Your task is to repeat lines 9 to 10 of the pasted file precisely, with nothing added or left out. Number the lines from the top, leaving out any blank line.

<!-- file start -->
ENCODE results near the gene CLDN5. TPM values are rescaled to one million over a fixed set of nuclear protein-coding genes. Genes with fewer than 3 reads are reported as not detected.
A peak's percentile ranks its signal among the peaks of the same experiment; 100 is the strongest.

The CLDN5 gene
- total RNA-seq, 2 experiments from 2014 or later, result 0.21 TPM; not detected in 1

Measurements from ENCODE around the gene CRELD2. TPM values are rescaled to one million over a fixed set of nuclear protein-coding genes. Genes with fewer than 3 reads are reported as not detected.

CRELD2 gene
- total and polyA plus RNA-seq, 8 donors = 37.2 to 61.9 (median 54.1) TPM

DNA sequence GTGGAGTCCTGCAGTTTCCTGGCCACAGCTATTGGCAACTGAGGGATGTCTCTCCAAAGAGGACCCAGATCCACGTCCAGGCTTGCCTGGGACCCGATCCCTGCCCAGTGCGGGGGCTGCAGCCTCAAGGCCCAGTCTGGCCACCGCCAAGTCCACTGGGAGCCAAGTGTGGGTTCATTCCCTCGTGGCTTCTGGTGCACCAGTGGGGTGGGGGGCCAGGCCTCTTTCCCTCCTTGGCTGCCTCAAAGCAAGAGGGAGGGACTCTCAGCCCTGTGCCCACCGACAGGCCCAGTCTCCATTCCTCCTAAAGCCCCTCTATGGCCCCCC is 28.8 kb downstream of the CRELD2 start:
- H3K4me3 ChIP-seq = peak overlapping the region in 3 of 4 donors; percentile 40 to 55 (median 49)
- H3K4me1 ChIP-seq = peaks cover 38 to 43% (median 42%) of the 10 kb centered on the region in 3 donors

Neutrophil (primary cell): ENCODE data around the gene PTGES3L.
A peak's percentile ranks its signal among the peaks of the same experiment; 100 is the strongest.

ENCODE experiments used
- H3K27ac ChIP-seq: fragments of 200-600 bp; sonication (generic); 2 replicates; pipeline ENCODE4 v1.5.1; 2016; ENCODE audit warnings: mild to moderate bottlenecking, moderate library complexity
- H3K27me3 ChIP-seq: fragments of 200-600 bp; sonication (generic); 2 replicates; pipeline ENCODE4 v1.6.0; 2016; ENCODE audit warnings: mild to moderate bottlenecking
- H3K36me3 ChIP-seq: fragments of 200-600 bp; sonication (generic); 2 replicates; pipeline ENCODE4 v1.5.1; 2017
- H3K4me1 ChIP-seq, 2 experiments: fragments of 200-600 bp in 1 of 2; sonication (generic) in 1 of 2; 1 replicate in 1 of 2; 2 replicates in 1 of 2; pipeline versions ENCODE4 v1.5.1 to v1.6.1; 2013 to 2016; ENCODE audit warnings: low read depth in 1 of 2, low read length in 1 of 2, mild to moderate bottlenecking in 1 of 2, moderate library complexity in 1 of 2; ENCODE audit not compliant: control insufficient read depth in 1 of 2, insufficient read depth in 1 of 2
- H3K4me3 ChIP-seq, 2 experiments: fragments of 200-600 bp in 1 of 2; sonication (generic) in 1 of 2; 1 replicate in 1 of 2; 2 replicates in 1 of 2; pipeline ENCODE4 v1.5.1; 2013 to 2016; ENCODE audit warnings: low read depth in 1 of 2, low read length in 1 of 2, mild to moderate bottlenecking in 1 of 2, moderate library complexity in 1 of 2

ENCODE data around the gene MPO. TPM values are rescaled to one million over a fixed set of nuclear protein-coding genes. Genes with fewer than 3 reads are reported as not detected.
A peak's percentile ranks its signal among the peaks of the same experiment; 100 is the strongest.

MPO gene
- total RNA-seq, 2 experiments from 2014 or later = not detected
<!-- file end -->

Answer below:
- H3K4me3 ChIP-seq = peak overlapping the region in 3 of 4 donors; percentile 40 to 55 (median 49)
- H3K4me1 ChIP-seq = peaks cover 38 to 43% (median 42%) of the 10 kb centered on the region in 3 donors